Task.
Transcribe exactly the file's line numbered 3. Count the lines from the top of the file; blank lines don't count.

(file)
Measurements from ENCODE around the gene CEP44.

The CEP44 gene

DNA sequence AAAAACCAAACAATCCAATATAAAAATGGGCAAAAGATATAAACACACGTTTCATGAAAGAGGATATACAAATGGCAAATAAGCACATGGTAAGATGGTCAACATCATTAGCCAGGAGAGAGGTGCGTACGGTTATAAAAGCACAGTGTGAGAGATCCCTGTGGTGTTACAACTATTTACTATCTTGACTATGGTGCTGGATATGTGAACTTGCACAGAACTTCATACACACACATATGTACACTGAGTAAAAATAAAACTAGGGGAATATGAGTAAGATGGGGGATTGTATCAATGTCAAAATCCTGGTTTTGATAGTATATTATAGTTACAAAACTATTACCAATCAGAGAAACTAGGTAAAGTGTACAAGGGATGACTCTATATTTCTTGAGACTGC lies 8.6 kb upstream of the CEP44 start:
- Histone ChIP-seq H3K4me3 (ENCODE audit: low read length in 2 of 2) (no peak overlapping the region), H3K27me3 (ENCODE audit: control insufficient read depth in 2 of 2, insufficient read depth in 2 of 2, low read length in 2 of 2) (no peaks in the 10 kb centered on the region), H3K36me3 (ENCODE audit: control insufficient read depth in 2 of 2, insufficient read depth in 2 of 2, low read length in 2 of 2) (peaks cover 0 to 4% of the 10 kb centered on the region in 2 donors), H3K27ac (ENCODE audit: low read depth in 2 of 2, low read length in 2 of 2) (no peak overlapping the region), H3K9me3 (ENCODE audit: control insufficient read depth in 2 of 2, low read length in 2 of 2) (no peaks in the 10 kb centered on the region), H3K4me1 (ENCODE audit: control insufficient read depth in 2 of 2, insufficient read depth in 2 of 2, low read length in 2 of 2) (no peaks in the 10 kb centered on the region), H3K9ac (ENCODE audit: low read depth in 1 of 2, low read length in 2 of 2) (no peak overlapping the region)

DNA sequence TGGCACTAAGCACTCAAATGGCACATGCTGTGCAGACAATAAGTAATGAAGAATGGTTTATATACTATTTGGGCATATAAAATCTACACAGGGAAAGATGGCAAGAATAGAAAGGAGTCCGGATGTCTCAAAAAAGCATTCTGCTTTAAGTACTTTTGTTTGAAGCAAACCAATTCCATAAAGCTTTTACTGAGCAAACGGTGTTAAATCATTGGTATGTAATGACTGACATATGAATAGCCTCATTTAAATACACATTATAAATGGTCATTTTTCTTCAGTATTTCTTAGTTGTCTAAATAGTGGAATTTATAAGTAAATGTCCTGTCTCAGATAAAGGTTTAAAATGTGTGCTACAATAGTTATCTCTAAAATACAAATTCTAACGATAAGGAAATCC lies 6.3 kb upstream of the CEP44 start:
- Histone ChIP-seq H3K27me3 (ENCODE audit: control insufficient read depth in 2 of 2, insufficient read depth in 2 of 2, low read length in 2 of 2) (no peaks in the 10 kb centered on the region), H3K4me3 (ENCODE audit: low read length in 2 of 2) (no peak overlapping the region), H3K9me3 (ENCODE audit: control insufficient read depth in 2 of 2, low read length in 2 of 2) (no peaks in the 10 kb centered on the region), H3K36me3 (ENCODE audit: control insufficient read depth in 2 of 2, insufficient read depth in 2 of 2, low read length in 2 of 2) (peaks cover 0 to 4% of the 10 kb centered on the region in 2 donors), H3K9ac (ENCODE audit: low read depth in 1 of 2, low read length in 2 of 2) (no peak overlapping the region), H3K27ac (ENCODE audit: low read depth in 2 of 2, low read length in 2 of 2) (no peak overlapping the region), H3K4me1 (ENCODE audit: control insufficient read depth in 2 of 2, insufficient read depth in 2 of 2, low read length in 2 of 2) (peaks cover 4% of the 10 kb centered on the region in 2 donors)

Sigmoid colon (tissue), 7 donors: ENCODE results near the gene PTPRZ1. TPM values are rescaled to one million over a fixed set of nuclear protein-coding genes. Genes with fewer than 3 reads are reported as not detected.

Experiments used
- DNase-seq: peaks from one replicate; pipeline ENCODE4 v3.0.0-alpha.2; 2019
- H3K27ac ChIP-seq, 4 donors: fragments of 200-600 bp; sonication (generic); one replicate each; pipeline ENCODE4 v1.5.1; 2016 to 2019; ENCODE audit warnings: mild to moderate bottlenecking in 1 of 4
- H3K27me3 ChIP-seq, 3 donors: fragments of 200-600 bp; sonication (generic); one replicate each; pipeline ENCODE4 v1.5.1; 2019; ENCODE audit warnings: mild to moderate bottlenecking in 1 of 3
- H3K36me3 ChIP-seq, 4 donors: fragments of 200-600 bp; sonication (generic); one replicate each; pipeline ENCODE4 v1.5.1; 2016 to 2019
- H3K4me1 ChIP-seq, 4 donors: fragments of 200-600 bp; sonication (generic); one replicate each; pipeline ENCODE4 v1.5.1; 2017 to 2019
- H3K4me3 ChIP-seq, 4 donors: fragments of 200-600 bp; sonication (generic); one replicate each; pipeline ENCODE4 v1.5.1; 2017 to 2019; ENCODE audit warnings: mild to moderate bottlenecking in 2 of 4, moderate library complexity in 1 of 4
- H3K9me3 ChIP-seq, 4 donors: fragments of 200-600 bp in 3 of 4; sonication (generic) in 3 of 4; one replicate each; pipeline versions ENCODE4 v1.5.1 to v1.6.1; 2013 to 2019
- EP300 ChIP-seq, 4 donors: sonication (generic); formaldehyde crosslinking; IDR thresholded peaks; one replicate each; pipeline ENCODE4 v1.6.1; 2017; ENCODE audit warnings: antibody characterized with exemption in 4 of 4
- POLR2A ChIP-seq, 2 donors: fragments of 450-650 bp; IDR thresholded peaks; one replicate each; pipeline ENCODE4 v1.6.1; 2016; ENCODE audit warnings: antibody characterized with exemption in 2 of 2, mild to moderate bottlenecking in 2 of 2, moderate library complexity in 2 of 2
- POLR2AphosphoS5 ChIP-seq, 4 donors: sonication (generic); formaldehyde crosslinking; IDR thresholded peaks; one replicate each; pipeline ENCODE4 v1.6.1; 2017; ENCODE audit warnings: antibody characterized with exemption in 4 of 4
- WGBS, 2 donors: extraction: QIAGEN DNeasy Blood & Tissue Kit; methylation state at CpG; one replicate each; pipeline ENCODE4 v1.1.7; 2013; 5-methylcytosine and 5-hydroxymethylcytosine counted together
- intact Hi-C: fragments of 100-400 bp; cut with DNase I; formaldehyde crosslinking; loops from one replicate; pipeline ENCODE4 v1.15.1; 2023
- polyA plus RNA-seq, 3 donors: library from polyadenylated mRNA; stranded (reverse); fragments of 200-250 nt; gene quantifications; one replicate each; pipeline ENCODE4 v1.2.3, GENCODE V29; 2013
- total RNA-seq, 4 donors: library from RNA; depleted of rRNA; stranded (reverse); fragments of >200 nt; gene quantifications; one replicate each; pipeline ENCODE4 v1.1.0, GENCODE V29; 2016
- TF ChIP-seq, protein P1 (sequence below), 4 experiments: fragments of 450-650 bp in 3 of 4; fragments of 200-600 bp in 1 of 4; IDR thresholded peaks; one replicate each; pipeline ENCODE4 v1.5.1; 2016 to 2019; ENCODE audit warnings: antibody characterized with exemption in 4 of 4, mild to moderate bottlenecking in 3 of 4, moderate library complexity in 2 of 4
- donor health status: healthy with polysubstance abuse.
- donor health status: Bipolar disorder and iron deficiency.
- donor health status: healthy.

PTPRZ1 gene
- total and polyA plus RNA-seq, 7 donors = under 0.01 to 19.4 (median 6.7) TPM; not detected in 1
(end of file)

DNA sequence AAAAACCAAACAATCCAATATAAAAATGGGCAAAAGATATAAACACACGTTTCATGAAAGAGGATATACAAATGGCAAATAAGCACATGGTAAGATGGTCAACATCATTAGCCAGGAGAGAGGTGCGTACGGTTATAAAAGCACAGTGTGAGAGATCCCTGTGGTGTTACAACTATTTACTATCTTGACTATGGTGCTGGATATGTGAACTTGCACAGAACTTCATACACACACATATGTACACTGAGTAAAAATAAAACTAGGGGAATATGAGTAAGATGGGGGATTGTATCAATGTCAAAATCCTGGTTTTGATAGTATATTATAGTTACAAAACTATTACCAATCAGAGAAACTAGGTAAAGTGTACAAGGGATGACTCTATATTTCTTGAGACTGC lies 8.6 kb upstream of the CEP44 start: